Future uncertain for Sharapova after early Melbourne exit
British No 1 Johanna Konta among those to lose out in first round at Australian Open
Russia’s Maria Sharapova after her defeat against Croatia’s Donna Vekicat the Australian Open in Melbourne. Photograph: Getty Images
Ongoing shoulder problems limited Sharapova to a handful of tournaments last year and her ranking is projected to drop to world number 366 as a result of the 6-3 6-4 loss to the 19th-seeded Croatian.
Sharapova needed a wild card to play at Melbourne Park, where she won the title in 2008, and had good recent memories having reached the fourth round last year, beating defending champion Caroline Wozniacki.
The Russian cut a disconsolate figure in her post-match press conference and, asked whether she will be here next year, she replied: “I don’t know.
“I was fortunate to get myself to be here and thankful to (tournament director) Craig (Tiley) and the team allowing me to be part of this event. It’s tough for me to tell what’s going to happen in 12 months’ time.”
Sharapova led 4-1 in the second set only for Vekic to fight back and win five games in a row, with the Russian hitting 19 winners and making 31 unforced errors.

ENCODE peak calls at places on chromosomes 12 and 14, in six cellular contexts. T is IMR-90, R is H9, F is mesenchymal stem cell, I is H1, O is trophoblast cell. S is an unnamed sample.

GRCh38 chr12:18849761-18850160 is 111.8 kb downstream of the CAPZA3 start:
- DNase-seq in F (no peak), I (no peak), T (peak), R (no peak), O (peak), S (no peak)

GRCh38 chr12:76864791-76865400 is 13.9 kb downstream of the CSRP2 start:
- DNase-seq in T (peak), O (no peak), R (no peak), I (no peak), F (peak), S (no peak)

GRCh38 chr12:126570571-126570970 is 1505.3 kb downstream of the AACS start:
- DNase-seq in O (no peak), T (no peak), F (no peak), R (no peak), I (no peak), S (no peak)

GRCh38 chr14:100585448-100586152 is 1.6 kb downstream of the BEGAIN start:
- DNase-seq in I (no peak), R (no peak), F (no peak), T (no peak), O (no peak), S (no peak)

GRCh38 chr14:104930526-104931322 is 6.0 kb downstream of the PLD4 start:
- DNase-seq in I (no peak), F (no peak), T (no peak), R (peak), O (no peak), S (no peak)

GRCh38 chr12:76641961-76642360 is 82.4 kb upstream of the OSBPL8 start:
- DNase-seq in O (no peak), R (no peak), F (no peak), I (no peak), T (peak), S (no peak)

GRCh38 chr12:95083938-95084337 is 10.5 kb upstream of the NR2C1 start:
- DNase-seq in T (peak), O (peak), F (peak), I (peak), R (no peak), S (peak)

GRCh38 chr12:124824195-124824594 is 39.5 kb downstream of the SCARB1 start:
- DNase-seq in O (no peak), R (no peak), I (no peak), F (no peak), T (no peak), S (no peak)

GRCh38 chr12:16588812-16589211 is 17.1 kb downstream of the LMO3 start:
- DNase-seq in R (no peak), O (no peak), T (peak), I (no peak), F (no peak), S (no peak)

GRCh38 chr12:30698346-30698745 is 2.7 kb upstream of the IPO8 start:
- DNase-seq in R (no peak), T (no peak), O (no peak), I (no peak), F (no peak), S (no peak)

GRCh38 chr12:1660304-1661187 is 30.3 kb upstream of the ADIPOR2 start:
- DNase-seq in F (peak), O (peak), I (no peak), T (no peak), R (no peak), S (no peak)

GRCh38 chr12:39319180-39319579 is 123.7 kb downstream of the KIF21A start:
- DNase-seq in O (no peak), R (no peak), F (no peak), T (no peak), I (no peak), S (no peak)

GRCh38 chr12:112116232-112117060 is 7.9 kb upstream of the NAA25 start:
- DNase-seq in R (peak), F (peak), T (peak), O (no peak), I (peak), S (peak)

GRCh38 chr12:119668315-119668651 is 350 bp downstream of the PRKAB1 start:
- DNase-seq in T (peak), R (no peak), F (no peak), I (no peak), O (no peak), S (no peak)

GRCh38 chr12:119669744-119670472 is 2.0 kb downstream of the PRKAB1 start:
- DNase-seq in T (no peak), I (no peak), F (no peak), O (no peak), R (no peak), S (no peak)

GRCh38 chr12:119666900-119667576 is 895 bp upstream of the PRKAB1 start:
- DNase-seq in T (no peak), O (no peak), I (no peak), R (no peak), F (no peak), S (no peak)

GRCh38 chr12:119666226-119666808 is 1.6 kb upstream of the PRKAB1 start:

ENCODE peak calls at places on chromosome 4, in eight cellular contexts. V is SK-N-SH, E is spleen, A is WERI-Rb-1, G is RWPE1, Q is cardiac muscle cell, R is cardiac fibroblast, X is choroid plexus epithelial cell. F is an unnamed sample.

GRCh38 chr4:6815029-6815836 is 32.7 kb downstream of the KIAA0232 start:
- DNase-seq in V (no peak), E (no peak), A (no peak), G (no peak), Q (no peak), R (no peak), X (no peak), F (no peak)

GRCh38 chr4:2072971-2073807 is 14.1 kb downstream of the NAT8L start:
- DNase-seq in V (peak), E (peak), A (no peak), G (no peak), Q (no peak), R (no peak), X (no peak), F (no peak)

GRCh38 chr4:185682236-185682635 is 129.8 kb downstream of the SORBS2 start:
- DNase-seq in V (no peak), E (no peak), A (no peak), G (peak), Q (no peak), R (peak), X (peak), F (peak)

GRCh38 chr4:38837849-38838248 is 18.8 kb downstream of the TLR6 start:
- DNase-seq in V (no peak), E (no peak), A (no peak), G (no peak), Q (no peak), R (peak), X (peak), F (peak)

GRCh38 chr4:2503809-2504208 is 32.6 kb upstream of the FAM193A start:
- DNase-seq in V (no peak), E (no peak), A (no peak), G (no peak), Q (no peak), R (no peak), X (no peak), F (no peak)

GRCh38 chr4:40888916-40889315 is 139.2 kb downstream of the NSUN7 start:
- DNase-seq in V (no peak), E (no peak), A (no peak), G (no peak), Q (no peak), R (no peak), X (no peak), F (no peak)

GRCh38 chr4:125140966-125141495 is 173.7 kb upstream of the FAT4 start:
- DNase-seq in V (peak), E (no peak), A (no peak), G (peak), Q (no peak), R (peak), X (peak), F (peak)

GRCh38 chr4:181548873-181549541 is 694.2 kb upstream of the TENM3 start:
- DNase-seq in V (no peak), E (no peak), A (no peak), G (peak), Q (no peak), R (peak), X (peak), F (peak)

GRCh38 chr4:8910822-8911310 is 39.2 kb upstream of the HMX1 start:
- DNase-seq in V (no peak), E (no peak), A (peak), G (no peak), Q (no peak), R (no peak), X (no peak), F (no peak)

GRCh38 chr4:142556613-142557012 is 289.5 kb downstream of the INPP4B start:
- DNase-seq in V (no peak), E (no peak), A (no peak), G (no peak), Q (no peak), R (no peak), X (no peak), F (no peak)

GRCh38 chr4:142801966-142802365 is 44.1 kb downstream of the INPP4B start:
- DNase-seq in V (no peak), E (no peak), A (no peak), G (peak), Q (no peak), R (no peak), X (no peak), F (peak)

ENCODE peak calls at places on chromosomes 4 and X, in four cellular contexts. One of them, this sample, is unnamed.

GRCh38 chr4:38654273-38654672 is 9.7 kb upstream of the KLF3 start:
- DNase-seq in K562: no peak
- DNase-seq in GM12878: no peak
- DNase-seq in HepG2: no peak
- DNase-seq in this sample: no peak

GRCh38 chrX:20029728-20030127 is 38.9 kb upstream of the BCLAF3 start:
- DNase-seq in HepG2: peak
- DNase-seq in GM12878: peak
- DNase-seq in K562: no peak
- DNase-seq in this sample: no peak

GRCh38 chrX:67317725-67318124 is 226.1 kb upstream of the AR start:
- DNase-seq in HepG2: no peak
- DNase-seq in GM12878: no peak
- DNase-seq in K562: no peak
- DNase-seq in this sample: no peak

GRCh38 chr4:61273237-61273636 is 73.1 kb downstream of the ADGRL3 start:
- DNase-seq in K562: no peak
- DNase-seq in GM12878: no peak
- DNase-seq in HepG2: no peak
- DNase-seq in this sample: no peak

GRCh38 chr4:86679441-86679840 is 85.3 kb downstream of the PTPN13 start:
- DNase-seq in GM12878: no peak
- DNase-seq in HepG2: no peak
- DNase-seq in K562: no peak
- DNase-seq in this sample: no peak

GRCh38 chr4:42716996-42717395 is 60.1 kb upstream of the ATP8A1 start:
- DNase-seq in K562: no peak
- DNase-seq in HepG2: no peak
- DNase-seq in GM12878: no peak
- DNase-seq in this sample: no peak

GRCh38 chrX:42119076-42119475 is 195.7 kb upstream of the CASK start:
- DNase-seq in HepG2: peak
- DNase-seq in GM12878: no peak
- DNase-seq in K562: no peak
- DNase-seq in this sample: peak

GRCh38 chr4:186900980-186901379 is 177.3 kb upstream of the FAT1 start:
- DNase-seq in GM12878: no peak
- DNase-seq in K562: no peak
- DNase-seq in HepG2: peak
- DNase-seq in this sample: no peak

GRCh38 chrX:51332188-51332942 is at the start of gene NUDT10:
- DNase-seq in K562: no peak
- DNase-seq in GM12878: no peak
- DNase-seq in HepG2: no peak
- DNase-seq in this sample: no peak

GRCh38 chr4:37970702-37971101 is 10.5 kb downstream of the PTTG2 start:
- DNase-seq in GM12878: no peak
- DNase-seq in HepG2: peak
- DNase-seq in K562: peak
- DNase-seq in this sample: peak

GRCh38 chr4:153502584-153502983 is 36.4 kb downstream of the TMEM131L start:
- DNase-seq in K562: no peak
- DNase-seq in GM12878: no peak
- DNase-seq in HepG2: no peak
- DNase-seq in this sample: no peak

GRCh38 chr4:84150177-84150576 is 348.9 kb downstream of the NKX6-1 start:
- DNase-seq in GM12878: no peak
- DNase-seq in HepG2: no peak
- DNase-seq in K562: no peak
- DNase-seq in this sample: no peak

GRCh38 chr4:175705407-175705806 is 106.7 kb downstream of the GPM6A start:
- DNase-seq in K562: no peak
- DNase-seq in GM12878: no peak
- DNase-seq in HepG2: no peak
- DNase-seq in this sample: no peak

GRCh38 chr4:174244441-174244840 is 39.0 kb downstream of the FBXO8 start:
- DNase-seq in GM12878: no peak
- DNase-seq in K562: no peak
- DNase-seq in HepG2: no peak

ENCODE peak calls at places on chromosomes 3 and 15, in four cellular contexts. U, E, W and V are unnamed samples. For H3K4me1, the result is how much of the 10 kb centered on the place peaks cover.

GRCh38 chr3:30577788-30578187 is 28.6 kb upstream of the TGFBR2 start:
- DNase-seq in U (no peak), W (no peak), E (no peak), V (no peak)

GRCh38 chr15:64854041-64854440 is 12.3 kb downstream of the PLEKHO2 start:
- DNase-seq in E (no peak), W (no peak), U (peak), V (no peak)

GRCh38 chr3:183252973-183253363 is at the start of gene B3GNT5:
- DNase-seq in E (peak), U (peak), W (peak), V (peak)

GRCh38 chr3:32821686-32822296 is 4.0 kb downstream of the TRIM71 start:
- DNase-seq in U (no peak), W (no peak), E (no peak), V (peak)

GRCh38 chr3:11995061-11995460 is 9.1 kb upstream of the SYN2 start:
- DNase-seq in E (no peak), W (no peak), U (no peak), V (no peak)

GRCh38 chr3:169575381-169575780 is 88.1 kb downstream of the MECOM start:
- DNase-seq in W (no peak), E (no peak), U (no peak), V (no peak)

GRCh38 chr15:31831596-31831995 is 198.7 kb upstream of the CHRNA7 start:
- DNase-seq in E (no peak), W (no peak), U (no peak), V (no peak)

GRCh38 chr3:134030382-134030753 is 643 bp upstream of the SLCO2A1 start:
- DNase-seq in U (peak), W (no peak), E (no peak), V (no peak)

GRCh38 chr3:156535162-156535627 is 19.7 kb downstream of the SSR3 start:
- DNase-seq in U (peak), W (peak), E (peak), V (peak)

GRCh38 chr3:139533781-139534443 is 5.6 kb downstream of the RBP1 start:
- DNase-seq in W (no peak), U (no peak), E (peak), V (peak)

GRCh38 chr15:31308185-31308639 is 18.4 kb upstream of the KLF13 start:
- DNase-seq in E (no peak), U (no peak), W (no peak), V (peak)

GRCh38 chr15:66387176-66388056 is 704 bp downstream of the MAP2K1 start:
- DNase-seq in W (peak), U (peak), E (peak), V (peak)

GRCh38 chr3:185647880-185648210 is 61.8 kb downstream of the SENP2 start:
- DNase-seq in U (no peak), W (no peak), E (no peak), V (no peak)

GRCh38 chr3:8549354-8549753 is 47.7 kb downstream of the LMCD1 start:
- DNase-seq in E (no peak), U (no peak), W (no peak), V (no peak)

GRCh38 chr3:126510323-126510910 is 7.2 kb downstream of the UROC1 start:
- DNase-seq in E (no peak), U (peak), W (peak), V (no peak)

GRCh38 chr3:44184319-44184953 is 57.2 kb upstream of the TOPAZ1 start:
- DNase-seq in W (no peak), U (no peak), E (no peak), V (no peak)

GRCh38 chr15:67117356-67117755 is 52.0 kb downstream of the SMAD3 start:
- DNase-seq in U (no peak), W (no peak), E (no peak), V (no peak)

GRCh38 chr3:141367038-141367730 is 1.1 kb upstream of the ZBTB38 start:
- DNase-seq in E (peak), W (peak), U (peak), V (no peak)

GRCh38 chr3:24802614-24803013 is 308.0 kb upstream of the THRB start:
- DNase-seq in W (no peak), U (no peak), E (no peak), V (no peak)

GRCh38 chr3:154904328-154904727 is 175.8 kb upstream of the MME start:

She said of her ranking drop: “I don’t know if I can look at the ranking and really think about it in depth just because I really haven’t played and I was injured most of the year. I certainly have to take that into account.
“I put myself out there. As tough as it was, I finished the match and it wasn’t the way that I wanted.
“There is no way to get out of it except to keep believing in yourself because, if you do do all the right things and you don’t believe in yourself, then that’s probably a bad formula.”
The big question mark concerns whether Sharapova’s shoulder will ever be in a condition to allow her to play a decent block of tournaments.
“I don’t have a crystal ball to tell you if I can or if I will, but I would love to,” she said.
Yastremska, seeded 23, next faces Caroline Wozniacki in what could be the final match of the Dane’s career.
Meanwhile British No 1 Johanna Konta - who came into the tournament as the 12th seed but with expectations tempered by the fact she had only played one match since a quarter-final exit at the US Open in early September - will be heading home a lot sooner than she would have hoped after going down 6-4 6-2 to Tunisian world number 78 Ons Jabeur.